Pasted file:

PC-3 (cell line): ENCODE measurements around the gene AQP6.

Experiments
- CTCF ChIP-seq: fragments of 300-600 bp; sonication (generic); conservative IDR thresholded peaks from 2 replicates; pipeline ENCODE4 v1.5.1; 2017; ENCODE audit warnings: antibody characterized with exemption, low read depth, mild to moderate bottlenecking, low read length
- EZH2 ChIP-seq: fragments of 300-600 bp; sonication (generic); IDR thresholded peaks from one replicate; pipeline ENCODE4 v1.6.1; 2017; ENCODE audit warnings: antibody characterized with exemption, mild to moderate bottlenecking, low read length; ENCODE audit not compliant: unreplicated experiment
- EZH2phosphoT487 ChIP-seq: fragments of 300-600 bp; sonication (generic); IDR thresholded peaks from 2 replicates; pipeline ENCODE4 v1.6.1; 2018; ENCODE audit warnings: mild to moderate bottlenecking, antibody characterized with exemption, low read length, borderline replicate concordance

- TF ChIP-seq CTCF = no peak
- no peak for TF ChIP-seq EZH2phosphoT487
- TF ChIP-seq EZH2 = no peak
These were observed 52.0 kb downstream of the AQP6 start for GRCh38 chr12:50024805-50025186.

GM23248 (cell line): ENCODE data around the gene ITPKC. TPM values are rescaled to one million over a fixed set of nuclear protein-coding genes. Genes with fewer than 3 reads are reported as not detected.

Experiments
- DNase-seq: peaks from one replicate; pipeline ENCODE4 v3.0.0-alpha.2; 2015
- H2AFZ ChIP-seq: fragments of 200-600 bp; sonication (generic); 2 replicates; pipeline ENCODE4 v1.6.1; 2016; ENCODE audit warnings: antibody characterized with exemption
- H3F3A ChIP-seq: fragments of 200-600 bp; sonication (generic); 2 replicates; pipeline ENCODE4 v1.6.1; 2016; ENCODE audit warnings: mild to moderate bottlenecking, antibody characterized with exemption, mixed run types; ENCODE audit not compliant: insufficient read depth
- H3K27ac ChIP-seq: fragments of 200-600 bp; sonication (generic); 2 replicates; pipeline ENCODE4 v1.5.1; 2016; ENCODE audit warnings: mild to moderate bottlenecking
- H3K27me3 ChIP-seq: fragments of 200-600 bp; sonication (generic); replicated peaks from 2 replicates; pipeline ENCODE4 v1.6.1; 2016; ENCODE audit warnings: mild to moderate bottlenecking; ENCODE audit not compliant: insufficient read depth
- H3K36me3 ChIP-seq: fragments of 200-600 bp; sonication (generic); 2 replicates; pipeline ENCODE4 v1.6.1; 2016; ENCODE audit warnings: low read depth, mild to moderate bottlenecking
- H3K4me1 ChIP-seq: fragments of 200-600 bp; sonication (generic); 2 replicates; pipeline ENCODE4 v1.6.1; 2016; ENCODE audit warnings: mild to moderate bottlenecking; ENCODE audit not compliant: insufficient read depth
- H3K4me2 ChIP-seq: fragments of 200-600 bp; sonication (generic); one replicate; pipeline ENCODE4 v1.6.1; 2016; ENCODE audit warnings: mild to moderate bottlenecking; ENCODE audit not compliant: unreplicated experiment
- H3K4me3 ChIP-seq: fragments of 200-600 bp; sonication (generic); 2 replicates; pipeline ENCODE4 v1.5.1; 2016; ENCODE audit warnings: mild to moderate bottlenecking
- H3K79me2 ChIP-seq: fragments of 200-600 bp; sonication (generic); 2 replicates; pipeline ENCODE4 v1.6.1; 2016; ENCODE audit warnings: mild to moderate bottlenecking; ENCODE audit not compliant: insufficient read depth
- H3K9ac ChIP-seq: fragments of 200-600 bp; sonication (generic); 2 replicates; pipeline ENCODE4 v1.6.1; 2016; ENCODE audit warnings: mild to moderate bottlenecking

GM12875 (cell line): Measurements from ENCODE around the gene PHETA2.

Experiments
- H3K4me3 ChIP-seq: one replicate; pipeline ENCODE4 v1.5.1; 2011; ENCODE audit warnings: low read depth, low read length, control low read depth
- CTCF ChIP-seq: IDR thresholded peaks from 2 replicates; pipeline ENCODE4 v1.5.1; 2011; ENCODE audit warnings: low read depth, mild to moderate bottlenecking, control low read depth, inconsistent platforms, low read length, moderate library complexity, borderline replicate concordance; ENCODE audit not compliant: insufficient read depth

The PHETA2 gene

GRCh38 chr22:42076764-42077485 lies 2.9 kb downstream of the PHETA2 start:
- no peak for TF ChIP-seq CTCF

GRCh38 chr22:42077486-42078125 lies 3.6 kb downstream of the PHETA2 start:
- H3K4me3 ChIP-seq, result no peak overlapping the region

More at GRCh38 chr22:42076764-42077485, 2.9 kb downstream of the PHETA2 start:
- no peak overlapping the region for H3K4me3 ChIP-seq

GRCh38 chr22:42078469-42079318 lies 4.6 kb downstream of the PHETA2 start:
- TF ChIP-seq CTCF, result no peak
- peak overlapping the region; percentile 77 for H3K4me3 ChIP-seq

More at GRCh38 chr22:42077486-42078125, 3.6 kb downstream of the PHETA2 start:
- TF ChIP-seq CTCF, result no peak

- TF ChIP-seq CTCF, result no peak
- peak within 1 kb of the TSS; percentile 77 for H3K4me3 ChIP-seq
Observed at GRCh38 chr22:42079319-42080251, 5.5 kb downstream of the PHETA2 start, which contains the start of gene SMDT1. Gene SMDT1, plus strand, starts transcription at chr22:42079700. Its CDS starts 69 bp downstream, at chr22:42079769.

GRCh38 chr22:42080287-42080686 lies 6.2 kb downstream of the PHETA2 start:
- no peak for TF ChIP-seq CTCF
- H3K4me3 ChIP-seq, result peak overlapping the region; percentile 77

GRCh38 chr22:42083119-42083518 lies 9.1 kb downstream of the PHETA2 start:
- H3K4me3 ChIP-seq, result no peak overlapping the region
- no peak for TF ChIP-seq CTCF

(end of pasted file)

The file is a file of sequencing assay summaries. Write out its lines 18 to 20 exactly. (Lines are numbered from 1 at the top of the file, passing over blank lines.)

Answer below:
- H3K4me1 ChIP-seq: fragments of 200-600 bp; sonication (generic); 2 replicates; pipeline ENCODE4 v1.6.1; 2016; ENCODE audit warnings: mild to moderate bottlenecking; ENCODE audit not compliant: insufficient read depth
- H3K4me2 ChIP-seq: fragments of 200-600 bp; sonication (generic); one replicate; pipeline ENCODE4 v1.6.1; 2016; ENCODE audit warnings: mild to moderate bottlenecking; ENCODE audit not compliant: unreplicated experiment
- H3K4me3 ChIP-seq: fragments of 200-600 bp; sonication (generic); 2 replicates; pipeline ENCODE4 v1.5.1; 2016; ENCODE audit warnings: mild to moderate bottlenecking